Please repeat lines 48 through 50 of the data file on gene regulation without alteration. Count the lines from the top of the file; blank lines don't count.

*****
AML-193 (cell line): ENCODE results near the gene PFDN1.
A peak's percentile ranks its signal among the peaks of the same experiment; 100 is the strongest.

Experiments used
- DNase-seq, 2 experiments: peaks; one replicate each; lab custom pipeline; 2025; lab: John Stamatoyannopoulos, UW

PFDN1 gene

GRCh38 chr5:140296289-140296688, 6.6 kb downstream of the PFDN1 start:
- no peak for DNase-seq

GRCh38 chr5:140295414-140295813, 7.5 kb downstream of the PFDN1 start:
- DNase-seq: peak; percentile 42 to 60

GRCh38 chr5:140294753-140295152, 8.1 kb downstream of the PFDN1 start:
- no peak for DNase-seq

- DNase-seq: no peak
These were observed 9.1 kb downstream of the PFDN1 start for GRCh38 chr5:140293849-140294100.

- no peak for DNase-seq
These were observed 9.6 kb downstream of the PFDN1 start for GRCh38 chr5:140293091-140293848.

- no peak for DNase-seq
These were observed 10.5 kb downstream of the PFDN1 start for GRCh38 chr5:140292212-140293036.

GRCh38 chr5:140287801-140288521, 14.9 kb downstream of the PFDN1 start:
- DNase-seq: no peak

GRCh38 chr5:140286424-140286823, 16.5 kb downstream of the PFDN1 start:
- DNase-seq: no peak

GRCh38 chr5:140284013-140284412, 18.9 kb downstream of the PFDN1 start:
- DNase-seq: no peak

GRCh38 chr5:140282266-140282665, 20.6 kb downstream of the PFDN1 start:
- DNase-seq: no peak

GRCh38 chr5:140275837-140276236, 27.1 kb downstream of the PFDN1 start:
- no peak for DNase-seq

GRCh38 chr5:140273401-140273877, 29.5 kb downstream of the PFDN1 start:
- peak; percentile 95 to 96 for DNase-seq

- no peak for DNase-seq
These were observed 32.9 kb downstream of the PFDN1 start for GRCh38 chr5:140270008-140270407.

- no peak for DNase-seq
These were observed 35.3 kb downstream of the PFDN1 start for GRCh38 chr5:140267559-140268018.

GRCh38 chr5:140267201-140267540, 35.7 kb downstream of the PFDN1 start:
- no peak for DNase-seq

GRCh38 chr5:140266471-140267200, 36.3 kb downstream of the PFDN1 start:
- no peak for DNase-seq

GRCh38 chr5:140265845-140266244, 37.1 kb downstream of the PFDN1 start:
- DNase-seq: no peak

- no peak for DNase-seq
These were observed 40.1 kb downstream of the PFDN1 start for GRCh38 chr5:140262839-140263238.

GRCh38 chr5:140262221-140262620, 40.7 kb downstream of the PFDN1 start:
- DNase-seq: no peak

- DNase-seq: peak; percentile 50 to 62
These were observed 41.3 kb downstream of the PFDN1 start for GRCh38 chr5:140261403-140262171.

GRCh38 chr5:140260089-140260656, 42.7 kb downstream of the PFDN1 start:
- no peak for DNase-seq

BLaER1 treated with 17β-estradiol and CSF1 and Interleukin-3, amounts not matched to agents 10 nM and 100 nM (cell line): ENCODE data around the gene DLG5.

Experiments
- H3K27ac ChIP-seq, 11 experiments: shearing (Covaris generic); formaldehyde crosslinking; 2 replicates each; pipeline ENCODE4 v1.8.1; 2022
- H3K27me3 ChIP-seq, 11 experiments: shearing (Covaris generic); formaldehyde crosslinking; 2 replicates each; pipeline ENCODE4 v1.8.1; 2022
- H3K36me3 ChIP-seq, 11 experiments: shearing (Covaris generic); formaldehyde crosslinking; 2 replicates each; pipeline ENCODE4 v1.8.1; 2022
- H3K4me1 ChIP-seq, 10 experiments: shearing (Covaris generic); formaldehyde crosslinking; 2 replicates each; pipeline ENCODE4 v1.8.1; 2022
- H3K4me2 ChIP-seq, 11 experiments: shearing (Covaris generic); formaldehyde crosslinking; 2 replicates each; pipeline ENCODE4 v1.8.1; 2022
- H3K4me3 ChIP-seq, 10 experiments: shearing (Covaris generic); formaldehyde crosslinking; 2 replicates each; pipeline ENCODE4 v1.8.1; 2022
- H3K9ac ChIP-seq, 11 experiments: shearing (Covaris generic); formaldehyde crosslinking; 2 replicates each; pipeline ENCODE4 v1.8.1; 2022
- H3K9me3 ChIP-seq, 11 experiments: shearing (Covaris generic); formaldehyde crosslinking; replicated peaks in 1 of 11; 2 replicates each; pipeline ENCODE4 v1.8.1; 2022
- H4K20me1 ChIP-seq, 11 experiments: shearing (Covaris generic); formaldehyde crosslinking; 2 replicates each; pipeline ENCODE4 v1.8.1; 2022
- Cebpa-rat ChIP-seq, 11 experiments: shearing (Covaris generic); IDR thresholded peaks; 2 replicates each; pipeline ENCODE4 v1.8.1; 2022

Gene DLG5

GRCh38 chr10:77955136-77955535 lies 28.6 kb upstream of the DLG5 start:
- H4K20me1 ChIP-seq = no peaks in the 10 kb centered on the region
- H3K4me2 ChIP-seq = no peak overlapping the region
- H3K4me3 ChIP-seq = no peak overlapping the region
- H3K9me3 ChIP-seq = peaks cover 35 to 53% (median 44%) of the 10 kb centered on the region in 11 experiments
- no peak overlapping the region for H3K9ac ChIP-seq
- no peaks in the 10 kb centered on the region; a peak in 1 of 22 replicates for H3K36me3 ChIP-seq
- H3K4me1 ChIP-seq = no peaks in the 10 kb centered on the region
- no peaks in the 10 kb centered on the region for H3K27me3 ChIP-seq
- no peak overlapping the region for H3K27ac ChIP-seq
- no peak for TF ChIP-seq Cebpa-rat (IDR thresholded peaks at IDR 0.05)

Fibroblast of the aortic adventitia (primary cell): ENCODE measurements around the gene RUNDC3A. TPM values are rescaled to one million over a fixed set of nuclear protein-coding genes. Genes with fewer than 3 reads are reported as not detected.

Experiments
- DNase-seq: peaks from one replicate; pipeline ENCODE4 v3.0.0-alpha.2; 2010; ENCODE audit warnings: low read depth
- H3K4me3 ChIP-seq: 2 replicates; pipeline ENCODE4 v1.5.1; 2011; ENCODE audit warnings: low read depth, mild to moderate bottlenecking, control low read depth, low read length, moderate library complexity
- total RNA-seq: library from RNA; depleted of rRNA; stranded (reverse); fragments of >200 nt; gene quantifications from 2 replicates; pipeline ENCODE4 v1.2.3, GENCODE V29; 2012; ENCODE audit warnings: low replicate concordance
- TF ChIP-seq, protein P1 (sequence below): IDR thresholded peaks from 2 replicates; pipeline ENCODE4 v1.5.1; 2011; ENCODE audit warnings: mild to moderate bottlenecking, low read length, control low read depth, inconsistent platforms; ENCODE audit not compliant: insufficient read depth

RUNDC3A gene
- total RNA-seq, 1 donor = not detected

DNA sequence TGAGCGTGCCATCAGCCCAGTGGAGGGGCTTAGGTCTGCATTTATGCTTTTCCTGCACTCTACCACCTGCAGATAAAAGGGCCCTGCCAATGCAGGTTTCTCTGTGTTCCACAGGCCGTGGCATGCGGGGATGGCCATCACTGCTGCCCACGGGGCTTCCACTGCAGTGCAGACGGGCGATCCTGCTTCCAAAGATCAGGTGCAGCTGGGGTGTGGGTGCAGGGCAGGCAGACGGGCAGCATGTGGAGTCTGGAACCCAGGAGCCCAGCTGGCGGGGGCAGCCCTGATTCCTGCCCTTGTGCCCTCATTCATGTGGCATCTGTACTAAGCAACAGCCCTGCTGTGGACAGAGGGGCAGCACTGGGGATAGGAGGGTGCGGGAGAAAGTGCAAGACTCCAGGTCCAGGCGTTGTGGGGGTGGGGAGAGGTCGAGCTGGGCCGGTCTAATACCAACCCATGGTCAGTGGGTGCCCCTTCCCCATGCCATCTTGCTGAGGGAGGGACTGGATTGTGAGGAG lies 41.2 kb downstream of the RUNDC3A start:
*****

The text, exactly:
BLaER1 treated with 17β-estradiol and CSF1 and Interleukin-3, amounts not matched to agents 10 nM and 100 nM (cell line): ENCODE data around the gene DLG5.

Experiments
- H3K27ac ChIP-seq, 11 experiments: shearing (Covaris generic); formaldehyde crosslinking; 2 replicates each; pipeline ENCODE4 v1.8.1; 2022